“I feel like I’m needed too,’ says James Kidd about volunteering at a Wellways mental health support program in the ACT. He is an electrical engineer and former participant of Wellways. “I’m generally by myself, and before I got my new partner [who lives in Sydney], I went through a bad divorce.” Back in 2019, James experienced a mental breakdown. He was supported in his recovery by a particular volunteer, who made a life-changing impact on him. “I was just interested in giving back to the community, after he really helped me out.”

James volunteers two days per week on Monday and Wednesday evenings from 5pm to 8pm (depending on the day). He chose to volunteer for a youth program for 18- to 24-year-olds, mainly because it was closer to his home. The Youth Step-Up Step-Down program is a residential recovery-focused initiative that supports young adults after a period of living with mental health challenges. It aims to prevent hospital admissions and supports participants to re-engage with education, and the community and workforce.

“It’s very easy going, very relaxed,” says James. His volunteer tasks vary depending on what is needed on the day and the group of young people in the residence at the time. Sometimes he will help with communal meals or setting up the television console, and other times he’ll play games or watch Netflix with participants. “Mate, I enjoy the company, and a bit of conversation and cooking — this is something for me to do and get out of the house.”

James, Volunteer and Reece, ex-participant and regular visitor

David Jenkins, a Support Worker for Youth Step-Up Step-Down, has worked with James for three years. “He is a great guy and I always look forward to getting to work on the days James comes in,” David says. “James brings a blend of empathy, wisdom, and humour to all his interactions with staff and participants.”

It’s fairly common for someone new to the program to take time getting to know and trust people at the residence, David says. “James’ supportive and non-judgmental approach puts everyone at ease — and people just feel comfortable opening-up and sharing with him. It's a wonderful skill and he's helped many, many people.”

James recognises that participants value and are interested in his lived experience. “If they’re not feeling great that day, I’ll let them know that things will get better, and what strategies helped me during my recovery.” Part of his role is also being a mentor or parental figure. For example, he may help participants with budgeting tips, encourage them to learn a new skill or motivate them to think about a career they may enjoy.

“We look for volunteers who are passionate and excited about the idea of being a social support, and getting someone involved in the community and feeling like they belong,” says Amber Borg, Team Leader at Wellways for the Life in Community (LinC) Volunteer program in the ACT. Interest also comes from those who have experience caring for a friend or family member, or have a lived experience of mental health challenges and want to give back, similar to James.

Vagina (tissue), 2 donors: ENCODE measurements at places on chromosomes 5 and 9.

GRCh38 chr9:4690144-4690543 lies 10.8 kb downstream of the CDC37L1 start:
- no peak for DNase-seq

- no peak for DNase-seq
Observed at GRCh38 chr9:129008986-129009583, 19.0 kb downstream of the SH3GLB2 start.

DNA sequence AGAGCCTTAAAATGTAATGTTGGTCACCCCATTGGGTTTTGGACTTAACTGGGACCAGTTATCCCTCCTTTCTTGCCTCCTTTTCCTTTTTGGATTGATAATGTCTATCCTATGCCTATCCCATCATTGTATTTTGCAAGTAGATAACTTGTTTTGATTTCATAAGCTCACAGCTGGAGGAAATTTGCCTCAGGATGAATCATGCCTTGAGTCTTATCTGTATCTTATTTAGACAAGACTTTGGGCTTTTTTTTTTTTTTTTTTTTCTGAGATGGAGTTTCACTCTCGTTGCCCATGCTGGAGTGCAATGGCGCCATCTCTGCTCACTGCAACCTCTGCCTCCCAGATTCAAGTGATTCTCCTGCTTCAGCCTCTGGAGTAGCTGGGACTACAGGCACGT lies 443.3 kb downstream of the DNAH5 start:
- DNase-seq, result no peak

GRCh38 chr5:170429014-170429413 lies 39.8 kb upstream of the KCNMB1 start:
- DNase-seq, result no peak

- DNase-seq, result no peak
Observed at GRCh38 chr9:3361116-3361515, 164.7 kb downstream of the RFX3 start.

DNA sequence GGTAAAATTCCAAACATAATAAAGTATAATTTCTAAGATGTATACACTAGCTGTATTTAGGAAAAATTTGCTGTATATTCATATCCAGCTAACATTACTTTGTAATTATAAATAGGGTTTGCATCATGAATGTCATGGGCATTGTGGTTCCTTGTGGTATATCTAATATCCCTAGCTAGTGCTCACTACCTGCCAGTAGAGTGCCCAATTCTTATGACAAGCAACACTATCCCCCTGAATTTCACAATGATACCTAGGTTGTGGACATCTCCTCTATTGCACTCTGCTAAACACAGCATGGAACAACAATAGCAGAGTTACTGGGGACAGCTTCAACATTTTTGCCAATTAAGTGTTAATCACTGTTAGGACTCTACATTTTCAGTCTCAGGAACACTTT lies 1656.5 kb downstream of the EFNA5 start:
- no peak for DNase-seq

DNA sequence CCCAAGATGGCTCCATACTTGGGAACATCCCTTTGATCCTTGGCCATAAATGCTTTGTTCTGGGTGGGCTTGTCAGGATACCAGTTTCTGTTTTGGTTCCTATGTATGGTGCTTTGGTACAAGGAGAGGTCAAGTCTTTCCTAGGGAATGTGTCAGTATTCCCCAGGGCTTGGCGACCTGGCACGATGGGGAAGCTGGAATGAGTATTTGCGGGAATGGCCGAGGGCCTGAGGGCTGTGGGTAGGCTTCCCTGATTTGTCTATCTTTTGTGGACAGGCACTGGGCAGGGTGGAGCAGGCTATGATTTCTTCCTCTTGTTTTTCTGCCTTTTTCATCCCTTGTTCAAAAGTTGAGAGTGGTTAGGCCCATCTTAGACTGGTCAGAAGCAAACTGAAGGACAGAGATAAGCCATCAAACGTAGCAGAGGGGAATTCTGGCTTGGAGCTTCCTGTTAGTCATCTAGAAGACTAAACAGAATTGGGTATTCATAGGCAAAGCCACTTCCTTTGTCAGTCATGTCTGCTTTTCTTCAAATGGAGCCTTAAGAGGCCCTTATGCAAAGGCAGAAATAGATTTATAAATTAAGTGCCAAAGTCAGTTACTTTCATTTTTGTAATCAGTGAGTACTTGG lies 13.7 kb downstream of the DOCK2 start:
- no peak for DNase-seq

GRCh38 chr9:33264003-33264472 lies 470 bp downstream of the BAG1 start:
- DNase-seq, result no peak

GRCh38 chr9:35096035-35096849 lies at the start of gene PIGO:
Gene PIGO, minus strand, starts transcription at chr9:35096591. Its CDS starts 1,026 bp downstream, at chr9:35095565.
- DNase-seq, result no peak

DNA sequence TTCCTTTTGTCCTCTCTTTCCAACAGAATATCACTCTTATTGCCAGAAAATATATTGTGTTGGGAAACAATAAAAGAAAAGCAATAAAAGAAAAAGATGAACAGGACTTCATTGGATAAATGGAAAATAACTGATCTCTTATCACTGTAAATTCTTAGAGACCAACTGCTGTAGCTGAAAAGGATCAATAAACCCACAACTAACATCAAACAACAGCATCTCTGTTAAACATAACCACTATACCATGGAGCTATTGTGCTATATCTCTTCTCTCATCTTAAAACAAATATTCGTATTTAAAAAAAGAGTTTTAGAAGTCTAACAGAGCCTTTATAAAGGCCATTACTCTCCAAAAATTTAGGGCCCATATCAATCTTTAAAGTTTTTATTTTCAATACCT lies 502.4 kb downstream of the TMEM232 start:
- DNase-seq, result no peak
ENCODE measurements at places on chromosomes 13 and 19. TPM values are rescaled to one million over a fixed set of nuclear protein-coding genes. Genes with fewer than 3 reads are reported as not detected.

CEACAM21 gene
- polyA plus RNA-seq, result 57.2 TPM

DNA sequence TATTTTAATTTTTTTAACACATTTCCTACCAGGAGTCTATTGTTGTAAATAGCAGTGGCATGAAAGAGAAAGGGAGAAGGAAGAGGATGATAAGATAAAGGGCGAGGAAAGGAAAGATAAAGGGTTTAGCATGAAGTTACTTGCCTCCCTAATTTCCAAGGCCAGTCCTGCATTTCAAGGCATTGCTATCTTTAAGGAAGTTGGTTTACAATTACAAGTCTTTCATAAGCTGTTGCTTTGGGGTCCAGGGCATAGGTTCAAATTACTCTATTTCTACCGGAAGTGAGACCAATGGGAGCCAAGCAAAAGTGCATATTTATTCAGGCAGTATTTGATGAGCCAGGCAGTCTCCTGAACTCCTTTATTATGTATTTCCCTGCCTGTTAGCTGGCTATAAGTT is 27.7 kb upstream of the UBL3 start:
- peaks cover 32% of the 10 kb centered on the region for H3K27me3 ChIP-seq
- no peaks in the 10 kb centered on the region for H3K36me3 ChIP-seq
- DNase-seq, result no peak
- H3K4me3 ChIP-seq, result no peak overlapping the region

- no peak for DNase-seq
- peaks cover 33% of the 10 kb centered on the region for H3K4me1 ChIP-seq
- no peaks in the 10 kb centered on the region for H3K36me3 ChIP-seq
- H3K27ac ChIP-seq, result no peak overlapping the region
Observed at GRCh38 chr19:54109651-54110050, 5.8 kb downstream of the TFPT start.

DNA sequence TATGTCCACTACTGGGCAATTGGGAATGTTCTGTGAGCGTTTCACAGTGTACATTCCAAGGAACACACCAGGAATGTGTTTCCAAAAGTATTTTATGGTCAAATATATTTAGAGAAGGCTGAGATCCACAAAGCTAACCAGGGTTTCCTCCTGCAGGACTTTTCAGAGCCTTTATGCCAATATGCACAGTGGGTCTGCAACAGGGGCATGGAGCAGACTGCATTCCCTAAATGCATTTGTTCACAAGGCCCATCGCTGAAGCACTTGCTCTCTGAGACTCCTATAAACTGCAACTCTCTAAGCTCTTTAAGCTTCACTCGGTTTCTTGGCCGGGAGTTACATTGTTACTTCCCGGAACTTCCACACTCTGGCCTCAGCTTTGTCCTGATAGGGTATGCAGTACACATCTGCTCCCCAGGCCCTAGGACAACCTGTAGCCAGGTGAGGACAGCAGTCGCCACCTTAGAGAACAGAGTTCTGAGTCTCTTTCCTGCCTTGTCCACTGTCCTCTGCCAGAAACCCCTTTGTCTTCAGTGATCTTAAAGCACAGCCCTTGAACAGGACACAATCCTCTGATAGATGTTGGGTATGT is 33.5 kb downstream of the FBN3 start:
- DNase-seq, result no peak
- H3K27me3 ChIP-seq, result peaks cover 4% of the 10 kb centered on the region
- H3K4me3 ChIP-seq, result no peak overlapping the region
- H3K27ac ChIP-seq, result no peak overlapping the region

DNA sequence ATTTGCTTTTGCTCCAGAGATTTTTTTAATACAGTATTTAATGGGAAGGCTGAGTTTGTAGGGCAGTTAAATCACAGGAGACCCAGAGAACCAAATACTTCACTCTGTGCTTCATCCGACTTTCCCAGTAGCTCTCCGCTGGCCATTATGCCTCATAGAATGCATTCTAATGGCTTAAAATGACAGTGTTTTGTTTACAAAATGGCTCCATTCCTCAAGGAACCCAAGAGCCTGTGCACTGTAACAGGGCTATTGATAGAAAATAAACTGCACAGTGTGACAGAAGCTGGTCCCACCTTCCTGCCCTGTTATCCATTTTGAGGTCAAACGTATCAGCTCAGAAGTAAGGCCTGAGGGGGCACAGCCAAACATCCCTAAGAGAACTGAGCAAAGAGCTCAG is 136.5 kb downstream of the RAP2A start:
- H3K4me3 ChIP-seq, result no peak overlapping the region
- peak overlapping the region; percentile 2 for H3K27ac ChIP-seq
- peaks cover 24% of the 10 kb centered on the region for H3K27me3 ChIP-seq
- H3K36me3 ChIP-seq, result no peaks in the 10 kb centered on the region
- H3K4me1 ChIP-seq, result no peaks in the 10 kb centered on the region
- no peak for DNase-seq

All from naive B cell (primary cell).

Alana, Participant and James, Volunteer

“Some volunteers are students, that aren’t necessarily doing a placement, they just want to be involved in this type of setting and see what happens,” Amber shares. When training new volunteers, she goes over scenarios and provides feedback on how they should best respond to participants. Volunteers are given tools and encouraged to create a natural bond with participants, and slowly build a rapport with them.

“I’ve been told that I seem to be able to get through to the kids,” James says. “I just talk to them about what’s positive, what they should look out for, and what they should try to do [that’s in their best interests].” He also understands that you can’t do everything and sometimes the participants don’t want to talk to you — and that he’s not a therapist. However, “It’s good to hear good feedback — like ‘You really helped me out,’ he admits”.

Amber says, “We want a range of different personality types including introverts to volunteer with us. Some of our participants are introverts, and actually might feel more comfortable with someone who has a slower approach. But we love those outgoing bubbly types as well.” Wellways is always looking out for new volunteers of any age to join our LinC and Helpline programs.

James sums up the benefits of helping others when he says, “Volunteering helps me mentally by giving me something to do, making me feel like I’m part of something bigger, and hopefully making a difference in someone’s life”.

‘Something for Everyone’ is the theme of National Volunteer Week 2024.

If you’d like to learn more about Volunteering at Wellways, please visit Volunteer with us.